From the book description on

    “Her name was Henrietta Lacks, but scientists know her as HeLa. She was a poor black tobacco farmer whose cellsβ€”taken without her knowledge in 1951β€”became one of the most important tools in medicine, vital for developing the polio vaccine, cloning, gene mapping, and more. Henrietta’s cells have been bought and sold by the billions, yet she remains virtually unknown, and her family can’t afford health insurance. This phenomenal New York Times bestseller tells a riveting story of the collision between ethics, race, and medicine; of scientific discovery and faith healing; and of a daughter consumed with questions about the mother she never knew.”

    Liked by 3 people

  4. Doc, read what is in that face stuff you bought that was so expensive. Its all cells of something. I am not sure the point of foreskin. Does it makes you a DickHead??? not connecting it?

    Liked by 1 person

  5. My rule of thumb is: if I’ve gone a whole week week without hearing about harvested baby foreskin, well then, that is a bad week. I am hoping TLC will do a reality show called “Baby Foreskin Harvesters.” That is a show I’d watch.

    Liked by 3 people

  6. Royalties for foreskin, ha!

    I saw an advertisement for some weight loss pills called “Forskolin” yesterday – totally read it as “foreskin” weight loss pills. The only thing possibly more disturbing than foreskin face cream.

    Liked by 1 person

  7. The most important question to ask about this foreskin cream is – does it come in a nice bottle/jar? Does it look enticing sitting on your bathroom counter?

    Liked by 1 person

  8. YUCK! I don’t think I could do it either, If you are going to put something on your face you want it to look and smell nice. From your descriptions, this cream is neither. Added to that, the fact that it was derived from a foreskin, it just makes me feel a little queasy to be honest!

    Liked by 1 person

  9. Pingback: My Article Read (3-19-2015) (3-20-2015) | My Daily Musing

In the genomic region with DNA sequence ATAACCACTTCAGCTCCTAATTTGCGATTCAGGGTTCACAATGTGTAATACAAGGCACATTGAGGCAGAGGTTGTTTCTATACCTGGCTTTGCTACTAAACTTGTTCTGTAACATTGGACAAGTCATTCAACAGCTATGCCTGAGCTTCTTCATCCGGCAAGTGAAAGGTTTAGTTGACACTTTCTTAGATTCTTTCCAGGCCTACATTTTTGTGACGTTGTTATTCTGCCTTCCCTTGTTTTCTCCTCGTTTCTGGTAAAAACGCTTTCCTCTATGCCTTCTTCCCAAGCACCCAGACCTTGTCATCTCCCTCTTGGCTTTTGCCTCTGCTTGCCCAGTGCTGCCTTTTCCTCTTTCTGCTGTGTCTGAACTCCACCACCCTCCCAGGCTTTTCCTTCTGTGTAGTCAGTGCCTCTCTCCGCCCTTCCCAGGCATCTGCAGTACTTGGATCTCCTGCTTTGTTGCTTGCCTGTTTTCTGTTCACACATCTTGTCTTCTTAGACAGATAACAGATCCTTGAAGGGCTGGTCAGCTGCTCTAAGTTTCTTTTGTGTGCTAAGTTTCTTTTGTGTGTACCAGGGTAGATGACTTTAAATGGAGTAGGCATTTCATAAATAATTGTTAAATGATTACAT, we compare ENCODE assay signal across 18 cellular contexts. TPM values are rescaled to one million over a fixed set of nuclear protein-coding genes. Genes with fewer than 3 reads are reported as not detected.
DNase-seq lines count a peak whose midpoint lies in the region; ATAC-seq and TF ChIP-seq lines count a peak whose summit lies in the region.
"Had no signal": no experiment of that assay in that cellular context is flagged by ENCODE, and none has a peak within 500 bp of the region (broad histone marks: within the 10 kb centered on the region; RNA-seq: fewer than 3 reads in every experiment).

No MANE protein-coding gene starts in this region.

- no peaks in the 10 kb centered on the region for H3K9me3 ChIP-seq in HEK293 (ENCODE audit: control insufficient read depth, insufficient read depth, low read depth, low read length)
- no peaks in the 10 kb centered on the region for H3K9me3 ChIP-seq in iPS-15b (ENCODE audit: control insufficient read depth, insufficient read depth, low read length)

10. Just tell your dermatologist friend ‘thanks’ and throw the bloody stuff away. I use Papaw Ointment on my face after shaving and it is very soothing. But my face still looks like the rest of my 72 year old body and that’s just the way things are.

    Liked by 1 person

  11. I would try it in a heartbeat, hon, if it was free. It’s the spending of big bucks on this cr#p that I won’t do. But if I had the bucks, I might be as foolish as the next foolish woman.

    Re: That smell, after school one rainy day, in high school, some boys were practicing track indoors in the hallways, tossing a homemade “baton”. As they approached me, one tossed it my way. The others all cried out in dismay while I easily caught it–and then recoiled, gagging mightily and dropping it, simultaneously. Never had I ever smelled or imagined smelling something so foul. Far worse than feces. Worse than vomit. I cannot–there is nothing I can compare it to.

    I wanted to burn the smell off my hands.

    The item the boys had been tossing back and forth was a balled up mass of exceedingly sweaty, dirty jockstraps. Perhaps THAT is what your cell collection smells like. If so, I would not be able to approach the room it was in.

    Liked by 1 person

  12. I like to think I’m a practical person…but my reaction to this post indicates I am not.
    It makes me glad I’m allergic to almost everything and have a very good reason not to rub foreskin derivatives on my face, lest I admit what a ninny I am.

    Liked by 1 person